All other key ministerial posts, including Foreign Affairs, Finance, Interior, Defence, Work and Employment, Education, and Industry, went to men.  Women found themselves in the less prestigious, powerful and more stereotypically “feminine” posts such as Social Affairs and Health, Culture and Communication, Senior Citizens, Families, and Disabled People.  In this respect, the first Hollande government is actually less favourable for women than the first Sarkozy government in 2007.  One consolation was the revival of a fully-fledged Women’s Ministry for the first time since 1986, with its minister, Najat Vallaud-Belkacem, sitting in cabinet.  Recent research by Conor Little indicates that the posts given to Socialist women were, on average, half as powerful as those going to Socialist men.

How does France compare to her neighbours?  France is not the first country to have a parity government; Zapatero introduced parity governments in Spain, including several women in senior posts, while Nordic countries have long had high levels of women in government.  As the figure below shows, in 2010, the percentage of women in governments was 57% (Switzerland), 55% (Finland), 50% (Norway), 47% (Denmark, Spain), and 46% (Sweden). In contrast, the UK is a poor performer.  Only 17% of its cabinet is female, with five women and 24 men.  Only one woman, Theresa May (Home Secretary), holds a senior position, while Baroness Warsi has no ministerial portfolio.  A similar gendered pattern is present in Germany, even though the Chancellor, Angela Merkel, is a woman, as is the Justice Minister, Sabine Leutheusser-Schnarrenberger.  Yet most senior ministers are men, with women holding the stereotypical posts of Family Affairs, Education, and Social Affairs.  France is symptomatic of a wider problem faced by women at the executive level.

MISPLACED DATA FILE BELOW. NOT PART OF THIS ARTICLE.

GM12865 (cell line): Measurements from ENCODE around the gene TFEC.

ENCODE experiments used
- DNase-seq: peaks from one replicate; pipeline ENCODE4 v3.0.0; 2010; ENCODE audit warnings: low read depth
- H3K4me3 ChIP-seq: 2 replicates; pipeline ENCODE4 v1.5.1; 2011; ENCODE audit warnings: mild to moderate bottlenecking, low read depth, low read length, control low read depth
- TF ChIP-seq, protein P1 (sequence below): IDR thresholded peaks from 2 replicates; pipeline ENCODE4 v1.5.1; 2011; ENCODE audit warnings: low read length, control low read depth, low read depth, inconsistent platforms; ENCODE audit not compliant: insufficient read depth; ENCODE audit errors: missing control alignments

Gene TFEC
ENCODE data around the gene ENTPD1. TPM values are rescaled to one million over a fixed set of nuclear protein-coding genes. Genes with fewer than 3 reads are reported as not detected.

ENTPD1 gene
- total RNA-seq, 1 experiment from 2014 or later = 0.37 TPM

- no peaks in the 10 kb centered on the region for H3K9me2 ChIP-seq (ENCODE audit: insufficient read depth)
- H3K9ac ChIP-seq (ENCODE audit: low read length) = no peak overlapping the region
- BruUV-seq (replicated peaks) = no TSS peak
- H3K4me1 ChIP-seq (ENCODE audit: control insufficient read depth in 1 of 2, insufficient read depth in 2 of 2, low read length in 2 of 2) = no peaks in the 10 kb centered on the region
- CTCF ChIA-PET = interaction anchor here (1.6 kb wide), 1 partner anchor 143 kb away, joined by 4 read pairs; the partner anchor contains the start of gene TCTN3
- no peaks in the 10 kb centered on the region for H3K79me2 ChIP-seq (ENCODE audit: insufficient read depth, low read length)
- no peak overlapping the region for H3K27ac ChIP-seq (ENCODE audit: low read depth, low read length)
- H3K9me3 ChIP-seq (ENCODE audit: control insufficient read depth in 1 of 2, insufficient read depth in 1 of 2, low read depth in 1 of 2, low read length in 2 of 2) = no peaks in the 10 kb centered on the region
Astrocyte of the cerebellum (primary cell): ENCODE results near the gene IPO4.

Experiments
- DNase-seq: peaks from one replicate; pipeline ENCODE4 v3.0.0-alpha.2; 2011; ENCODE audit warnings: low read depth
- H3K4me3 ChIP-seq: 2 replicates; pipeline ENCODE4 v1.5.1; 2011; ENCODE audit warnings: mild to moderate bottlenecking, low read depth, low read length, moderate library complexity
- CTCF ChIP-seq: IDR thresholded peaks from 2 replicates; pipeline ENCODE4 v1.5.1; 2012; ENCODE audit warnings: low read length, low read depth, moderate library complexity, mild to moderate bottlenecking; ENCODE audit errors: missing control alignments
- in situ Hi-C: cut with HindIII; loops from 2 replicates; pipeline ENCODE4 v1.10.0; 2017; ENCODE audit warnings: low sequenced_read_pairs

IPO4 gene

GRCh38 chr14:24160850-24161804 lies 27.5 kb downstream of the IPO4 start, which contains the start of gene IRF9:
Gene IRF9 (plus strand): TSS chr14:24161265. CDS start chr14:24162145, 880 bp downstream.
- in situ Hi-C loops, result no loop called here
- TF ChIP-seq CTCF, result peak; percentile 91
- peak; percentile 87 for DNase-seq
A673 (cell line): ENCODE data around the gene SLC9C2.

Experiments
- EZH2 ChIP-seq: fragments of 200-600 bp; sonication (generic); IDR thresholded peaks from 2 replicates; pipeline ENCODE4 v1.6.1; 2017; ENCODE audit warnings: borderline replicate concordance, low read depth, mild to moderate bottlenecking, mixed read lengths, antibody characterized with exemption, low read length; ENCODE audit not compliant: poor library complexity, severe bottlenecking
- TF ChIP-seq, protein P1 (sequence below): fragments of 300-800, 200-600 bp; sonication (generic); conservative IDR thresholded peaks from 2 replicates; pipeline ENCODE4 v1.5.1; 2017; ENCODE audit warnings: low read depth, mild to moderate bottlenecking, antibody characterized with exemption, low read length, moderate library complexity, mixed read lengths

Figure1 – Percentage of women in European cabinets

Source: Caramani et al 2011

Overall, France is getting ever closer to its promise of political parity.  Unfortunately for women, however, political equality is somewhat further out of reach, with gender stereotypes still rife and the balance of power tipped firmly in favour of men.

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Note:  This article gives the views of the author, and not the position of EUROPP – European Politics and Policy, nor of the London School of Economics.

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About the author 

Rainbow Murray – Queen Mary, University of London
Rainbow Murray is a Reader in Politics at Queen Mary, University of London, and a visiting research fellow at CEVIPOF (Sciences Po, Paris).  Her research interests lie in political representation, gender and politics, candidate selection, French and comparative politics, political parties and elections. She is the author of Parties, Gender Quotas and Candidate Selection in France (Palgrave, 2010) and the editor of Cracking the Highest Glass Ceiling: A Global Comparison of Women’s Campaigns for Executive Office (Praeger, 2010).